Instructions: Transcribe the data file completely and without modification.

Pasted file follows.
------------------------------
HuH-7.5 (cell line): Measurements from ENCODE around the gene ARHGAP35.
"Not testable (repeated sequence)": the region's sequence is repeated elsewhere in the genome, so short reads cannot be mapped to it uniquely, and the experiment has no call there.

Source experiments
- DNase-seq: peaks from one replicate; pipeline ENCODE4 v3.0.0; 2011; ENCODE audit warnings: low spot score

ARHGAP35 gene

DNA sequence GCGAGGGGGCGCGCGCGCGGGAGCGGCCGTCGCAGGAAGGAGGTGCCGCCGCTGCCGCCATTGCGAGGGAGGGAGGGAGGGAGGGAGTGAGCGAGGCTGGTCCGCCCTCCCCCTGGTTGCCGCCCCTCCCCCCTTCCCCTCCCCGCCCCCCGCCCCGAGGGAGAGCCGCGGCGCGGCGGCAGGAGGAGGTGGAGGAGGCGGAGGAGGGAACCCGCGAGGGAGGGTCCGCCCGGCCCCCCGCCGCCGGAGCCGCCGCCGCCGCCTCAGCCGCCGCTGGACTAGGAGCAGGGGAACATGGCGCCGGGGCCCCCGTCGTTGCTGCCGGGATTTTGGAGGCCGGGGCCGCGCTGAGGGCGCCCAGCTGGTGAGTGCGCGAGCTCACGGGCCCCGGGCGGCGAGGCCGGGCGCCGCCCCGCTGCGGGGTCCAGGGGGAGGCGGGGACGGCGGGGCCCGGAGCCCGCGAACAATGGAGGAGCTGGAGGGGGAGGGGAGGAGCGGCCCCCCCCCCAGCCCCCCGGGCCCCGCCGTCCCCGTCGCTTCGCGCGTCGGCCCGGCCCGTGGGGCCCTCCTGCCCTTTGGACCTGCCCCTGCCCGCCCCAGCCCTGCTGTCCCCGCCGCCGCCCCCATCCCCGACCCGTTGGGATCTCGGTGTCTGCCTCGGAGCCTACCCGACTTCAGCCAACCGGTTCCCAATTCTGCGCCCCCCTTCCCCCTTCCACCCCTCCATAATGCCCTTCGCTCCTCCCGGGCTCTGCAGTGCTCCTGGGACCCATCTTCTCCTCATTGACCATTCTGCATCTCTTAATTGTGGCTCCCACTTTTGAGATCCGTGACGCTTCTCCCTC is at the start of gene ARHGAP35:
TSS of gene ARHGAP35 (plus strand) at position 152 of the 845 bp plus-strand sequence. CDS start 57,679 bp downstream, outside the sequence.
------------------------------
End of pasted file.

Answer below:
HuH-7.5 (cell line): Measurements from ENCODE around the gene ARHGAP35.
"Not testable (repeated sequence)": the region's sequence is repeated elsewhere in the genome, so short reads cannot be mapped to it uniquely, and the experiment has no call there.

Source experiments
- DNase-seq: peaks from one replicate; pipeline ENCODE4 v3.0.0; 2011; ENCODE audit warnings: low spot score

ARHGAP35 gene

DNA sequence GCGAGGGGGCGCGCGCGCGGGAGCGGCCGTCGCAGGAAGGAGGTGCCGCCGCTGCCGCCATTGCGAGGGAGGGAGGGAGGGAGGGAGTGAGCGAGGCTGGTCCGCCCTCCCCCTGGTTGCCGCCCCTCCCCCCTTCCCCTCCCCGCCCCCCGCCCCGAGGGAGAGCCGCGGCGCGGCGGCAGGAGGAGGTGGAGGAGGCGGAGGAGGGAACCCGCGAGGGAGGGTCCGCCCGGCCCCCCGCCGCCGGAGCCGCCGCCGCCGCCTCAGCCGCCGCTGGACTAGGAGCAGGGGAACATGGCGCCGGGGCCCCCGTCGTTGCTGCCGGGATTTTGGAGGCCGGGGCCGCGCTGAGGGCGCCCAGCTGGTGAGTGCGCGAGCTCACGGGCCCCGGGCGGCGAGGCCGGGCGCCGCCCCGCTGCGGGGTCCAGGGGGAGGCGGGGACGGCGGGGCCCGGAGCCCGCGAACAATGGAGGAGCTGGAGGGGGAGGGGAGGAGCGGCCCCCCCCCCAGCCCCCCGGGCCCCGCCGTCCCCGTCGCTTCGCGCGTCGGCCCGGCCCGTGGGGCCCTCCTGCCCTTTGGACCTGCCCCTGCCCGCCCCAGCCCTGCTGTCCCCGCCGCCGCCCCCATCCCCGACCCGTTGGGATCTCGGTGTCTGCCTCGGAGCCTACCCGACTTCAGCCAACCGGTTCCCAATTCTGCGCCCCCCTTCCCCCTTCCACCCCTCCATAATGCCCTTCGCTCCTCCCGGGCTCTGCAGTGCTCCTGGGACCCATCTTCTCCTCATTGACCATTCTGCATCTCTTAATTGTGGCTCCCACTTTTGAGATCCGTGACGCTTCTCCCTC is at the start of gene ARHGAP35:
TSS of gene ARHGAP35 (plus strand) at position 152 of the 845 bp plus-strand sequence. CDS start 57,679 bp downstream, outside the sequence.